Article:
Due to limitations on seating, workshop spaces will be reserved for the staff and membership of any HIV/AIDS-related community group in Montreal and all students and faculty in the departments of History, Applied Human Sciences, Cinema, Sexuality, Communications and the Simone de Beauvoir Institute.

If you are interested in attending but don’t meet this criteria, send an email to hivaids@concordia.ca

Arts and Sciences Dean André Roy with CEREV Director Dr. Erica Lehrer

Arts and Sciences Dean André Roy with CEREV Director Dr. Erica Lehrer

At a well-attended vernissage on Oct. 1, 2015, CEREV Director Erica Lehrer announced two exciting name changes.  First, CEREV’s exhibition lab is broadening its mandate, becoming the Centre for Curating and Public Scholarship (CCPS), a university research platform that will be broadly accessible for faculty and student research, exhibits, and training. CEREV will remain a vibrant research group that operates as a key “spoke” in the broader intellectual community surrounding the lab, continuing its focus on difficult histories.  The goal is to create a hub where diverse user groups can experiment with exhibition as a significant form of public communication and dialogue. In conjunction with the inauguration of the CCPS, Erica Lehrer’s Canada Research Chair, previously the CRC in Post-Conflict Ethnography, Memory, and Museology has been renamed the CRC in Museum and Heritage Studies. In this role, Lehrer will work to synergize interests and energies across and beyond the university that touch on this important domain of cultural and political significance in Canada and internationally.

The inauguration of the Centre for Curating and Public Scholarship was accompanied by a vernissage of a travelling exhibition from the Museum of Memory and Human Rights in Chile. The exhibition documents human rights violations committed by the Chilean state between 1973 and 1990.  In travelling to Montreal, the exhibition aims to connect with the Chilean diasporic community, which is 8,000 strong in Quebec, as well as to stimulate awareness and reflection amongst a broader public. It illustrates well the potential of exhibitions to become sites of redress, public pedagogy, and inspiration.  The presence of local Chileans and activists at the vernissage added to the power of the exhibition as both a social and educational tool.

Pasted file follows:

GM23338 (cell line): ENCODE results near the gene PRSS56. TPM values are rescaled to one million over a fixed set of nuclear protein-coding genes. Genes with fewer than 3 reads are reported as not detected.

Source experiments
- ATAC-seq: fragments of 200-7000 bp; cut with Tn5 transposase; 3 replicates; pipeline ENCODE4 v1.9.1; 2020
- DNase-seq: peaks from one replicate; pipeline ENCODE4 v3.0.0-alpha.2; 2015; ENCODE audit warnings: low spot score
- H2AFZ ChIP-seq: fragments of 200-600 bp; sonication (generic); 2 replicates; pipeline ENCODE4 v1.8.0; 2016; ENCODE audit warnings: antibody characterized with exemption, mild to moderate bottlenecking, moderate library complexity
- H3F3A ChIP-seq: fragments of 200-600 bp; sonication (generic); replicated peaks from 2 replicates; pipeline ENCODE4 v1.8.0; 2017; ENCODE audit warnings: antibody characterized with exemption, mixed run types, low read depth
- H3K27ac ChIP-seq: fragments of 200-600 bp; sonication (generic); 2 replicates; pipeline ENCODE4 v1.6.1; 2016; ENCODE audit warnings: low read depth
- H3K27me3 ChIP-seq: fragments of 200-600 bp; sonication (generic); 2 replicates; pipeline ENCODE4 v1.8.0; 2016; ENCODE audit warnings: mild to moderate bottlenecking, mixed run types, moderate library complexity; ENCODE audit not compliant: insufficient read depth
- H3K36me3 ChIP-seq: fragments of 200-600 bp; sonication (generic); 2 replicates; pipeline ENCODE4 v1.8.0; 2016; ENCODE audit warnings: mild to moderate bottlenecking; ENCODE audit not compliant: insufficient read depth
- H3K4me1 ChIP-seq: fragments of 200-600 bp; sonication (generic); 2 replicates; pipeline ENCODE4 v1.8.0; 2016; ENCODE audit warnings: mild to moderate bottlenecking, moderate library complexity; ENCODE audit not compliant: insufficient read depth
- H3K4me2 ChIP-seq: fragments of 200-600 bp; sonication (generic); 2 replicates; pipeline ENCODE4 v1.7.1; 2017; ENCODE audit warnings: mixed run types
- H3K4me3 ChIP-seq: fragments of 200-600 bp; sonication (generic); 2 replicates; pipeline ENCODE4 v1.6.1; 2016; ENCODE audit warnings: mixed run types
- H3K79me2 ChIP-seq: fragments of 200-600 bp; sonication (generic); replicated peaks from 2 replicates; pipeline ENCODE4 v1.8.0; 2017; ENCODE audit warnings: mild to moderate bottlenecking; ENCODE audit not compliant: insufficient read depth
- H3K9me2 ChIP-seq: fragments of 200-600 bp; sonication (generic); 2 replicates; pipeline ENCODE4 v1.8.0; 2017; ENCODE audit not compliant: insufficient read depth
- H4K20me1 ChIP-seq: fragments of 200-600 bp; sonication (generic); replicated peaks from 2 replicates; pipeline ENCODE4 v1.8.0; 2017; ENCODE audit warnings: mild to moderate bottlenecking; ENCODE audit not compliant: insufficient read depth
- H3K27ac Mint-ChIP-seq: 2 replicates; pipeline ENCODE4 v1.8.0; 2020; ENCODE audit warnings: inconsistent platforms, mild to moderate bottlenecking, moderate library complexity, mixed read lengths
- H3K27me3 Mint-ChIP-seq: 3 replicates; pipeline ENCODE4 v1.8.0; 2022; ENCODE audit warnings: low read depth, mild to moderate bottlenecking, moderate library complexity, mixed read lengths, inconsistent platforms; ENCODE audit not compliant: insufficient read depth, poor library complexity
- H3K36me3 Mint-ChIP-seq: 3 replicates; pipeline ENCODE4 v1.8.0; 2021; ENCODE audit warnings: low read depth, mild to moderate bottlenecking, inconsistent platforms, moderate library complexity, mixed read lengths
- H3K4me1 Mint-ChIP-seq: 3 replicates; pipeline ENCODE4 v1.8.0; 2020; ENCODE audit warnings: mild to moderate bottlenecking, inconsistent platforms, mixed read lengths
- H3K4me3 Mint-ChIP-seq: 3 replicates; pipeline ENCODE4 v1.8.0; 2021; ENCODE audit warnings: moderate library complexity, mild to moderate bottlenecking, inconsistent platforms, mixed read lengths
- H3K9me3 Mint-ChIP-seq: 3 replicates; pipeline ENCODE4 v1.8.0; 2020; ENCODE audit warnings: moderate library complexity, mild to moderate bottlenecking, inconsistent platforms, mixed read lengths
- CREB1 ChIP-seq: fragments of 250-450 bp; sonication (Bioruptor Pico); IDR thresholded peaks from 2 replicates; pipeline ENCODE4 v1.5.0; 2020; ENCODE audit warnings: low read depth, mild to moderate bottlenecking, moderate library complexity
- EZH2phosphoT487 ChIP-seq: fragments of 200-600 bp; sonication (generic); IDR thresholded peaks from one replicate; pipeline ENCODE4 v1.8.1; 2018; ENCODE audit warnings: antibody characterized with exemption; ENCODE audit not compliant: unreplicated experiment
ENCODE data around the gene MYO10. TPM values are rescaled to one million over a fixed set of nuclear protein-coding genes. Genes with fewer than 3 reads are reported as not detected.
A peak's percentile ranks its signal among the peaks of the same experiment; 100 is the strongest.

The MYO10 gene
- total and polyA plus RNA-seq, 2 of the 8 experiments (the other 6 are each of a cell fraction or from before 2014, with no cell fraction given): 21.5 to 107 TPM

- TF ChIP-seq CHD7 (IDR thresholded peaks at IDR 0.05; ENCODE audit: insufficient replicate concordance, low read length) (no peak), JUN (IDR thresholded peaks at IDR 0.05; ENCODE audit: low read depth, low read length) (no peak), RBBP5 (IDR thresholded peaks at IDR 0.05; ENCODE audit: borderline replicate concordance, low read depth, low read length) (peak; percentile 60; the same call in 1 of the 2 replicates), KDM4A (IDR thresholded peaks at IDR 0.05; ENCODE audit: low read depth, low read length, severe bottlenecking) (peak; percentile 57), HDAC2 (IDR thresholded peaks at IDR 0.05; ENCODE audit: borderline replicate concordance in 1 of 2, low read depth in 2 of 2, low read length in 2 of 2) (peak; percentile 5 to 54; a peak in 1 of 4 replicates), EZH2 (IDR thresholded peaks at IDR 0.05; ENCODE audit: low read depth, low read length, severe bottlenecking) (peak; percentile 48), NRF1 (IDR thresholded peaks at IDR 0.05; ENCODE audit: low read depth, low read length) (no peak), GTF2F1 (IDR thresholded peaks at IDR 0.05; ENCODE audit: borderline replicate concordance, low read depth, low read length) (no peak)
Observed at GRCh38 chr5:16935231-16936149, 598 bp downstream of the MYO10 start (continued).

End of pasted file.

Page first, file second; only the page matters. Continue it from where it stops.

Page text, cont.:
The significance of these various energies was noted by Arts and Sciences Dean André Roy, who spoke of the necessity of interdisciplinary work and university-community collaboration to address real world issues. In the coming months, the CCPS will refine its mission and plans for short and long-term projects that make use of university space for public communication and display. Harnessing popular enthusiasm for museums and curating, the Centre seeks to be at the forefront of efforts to translate the newest academic scholarship into engaging, accessible, public display.





October 13, 2015, 4:30pm 

CEREV Exhibition Lab, LB-671.00

Concordia University

1400 de Maisonneuve Blvd. W